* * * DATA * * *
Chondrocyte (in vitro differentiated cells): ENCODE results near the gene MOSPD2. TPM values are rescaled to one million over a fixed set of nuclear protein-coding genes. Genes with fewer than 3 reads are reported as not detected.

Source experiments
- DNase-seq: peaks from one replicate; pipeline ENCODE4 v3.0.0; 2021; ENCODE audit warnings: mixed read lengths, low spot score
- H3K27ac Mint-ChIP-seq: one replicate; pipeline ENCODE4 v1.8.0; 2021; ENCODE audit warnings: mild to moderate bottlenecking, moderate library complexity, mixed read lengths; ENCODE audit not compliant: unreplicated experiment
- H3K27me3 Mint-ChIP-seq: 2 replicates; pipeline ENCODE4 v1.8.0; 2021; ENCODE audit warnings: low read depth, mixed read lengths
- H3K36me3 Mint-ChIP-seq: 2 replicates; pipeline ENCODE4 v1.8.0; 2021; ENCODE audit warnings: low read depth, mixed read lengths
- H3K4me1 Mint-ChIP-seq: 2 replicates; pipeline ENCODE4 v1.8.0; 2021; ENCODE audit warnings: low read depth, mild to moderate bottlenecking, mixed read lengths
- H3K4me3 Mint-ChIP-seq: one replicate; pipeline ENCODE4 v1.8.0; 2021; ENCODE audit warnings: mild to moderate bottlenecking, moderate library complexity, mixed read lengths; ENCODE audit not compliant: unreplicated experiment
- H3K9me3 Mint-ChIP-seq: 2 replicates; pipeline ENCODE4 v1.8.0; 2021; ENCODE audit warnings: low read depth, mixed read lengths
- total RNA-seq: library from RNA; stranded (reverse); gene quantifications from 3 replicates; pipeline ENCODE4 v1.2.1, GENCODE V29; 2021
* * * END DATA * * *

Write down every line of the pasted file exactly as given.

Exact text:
Chondrocyte (in vitro differentiated cells): ENCODE results near the gene MOSPD2. TPM values are rescaled to one million over a fixed set of nuclear protein-coding genes. Genes with fewer than 3 reads are reported as not detected.

Source experiments
- DNase-seq: peaks from one replicate; pipeline ENCODE4 v3.0.0; 2021; ENCODE audit warnings: mixed read lengths, low spot score
- H3K27ac Mint-ChIP-seq: one replicate; pipeline ENCODE4 v1.8.0; 2021; ENCODE audit warnings: mild to moderate bottlenecking, moderate library complexity, mixed read lengths; ENCODE audit not compliant: unreplicated experiment
- H3K27me3 Mint-ChIP-seq: 2 replicates; pipeline ENCODE4 v1.8.0; 2021; ENCODE audit warnings: low read depth, mixed read lengths
- H3K36me3 Mint-ChIP-seq: 2 replicates; pipeline ENCODE4 v1.8.0; 2021; ENCODE audit warnings: low read depth, mixed read lengths
- H3K4me1 Mint-ChIP-seq: 2 replicates; pipeline ENCODE4 v1.8.0; 2021; ENCODE audit warnings: low read depth, mild to moderate bottlenecking, mixed read lengths
- H3K4me3 Mint-ChIP-seq: one replicate; pipeline ENCODE4 v1.8.0; 2021; ENCODE audit warnings: mild to moderate bottlenecking, moderate library complexity, mixed read lengths; ENCODE audit not compliant: unreplicated experiment
- H3K9me3 Mint-ChIP-seq: 2 replicates; pipeline ENCODE4 v1.8.0; 2021; ENCODE audit warnings: low read depth, mixed read lengths
- total RNA-seq: library from RNA; stranded (reverse); gene quantifications from 3 replicates; pipeline ENCODE4 v1.2.1, GENCODE V29; 2021